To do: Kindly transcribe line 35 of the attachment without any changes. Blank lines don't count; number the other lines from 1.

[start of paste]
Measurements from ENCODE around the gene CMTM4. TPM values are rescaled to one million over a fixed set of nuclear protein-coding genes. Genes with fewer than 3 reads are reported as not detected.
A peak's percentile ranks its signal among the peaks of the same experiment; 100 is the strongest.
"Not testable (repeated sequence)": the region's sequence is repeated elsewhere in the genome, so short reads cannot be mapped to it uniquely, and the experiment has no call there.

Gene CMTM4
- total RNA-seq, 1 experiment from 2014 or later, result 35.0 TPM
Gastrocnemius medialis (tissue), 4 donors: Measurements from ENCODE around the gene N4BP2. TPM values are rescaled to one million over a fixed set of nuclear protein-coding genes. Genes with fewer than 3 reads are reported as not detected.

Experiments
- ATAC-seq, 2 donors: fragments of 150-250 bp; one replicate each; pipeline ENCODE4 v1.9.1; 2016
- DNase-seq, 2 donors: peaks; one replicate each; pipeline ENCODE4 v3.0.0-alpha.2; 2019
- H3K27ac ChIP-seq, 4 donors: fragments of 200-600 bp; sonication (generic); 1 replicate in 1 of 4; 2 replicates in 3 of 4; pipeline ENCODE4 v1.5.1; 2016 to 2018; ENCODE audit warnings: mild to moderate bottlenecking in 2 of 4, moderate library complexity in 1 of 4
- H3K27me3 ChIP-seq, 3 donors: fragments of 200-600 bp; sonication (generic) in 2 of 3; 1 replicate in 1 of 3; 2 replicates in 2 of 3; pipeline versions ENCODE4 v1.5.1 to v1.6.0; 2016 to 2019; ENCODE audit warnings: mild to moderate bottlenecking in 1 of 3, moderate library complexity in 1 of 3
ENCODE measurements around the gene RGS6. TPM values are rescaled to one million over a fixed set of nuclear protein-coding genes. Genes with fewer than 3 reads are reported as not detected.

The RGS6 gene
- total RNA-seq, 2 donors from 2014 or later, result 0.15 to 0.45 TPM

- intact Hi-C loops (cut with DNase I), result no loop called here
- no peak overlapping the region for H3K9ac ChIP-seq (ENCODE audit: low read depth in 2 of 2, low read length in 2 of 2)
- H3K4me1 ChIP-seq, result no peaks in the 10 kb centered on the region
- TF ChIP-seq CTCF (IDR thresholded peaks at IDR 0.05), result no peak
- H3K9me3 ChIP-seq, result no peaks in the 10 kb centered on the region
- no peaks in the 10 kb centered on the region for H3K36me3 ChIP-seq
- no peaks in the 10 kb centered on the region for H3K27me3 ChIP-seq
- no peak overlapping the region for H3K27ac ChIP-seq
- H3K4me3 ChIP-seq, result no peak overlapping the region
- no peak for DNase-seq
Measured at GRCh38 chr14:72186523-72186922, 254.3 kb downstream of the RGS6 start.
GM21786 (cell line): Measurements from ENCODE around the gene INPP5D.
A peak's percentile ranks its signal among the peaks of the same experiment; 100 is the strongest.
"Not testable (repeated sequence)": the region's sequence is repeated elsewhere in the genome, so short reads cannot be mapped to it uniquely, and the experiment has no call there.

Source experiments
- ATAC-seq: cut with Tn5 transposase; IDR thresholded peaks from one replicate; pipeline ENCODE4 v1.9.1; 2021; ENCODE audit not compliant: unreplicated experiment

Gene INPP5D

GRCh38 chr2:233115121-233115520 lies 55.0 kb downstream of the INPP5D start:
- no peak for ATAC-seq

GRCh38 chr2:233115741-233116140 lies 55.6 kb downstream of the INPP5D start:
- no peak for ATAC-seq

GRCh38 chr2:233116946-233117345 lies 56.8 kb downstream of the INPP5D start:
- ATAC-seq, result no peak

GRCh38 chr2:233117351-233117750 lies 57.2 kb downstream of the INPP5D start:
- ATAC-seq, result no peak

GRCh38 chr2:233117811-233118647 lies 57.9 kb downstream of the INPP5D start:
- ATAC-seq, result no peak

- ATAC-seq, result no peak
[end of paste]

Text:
- no peak for ATAC-seq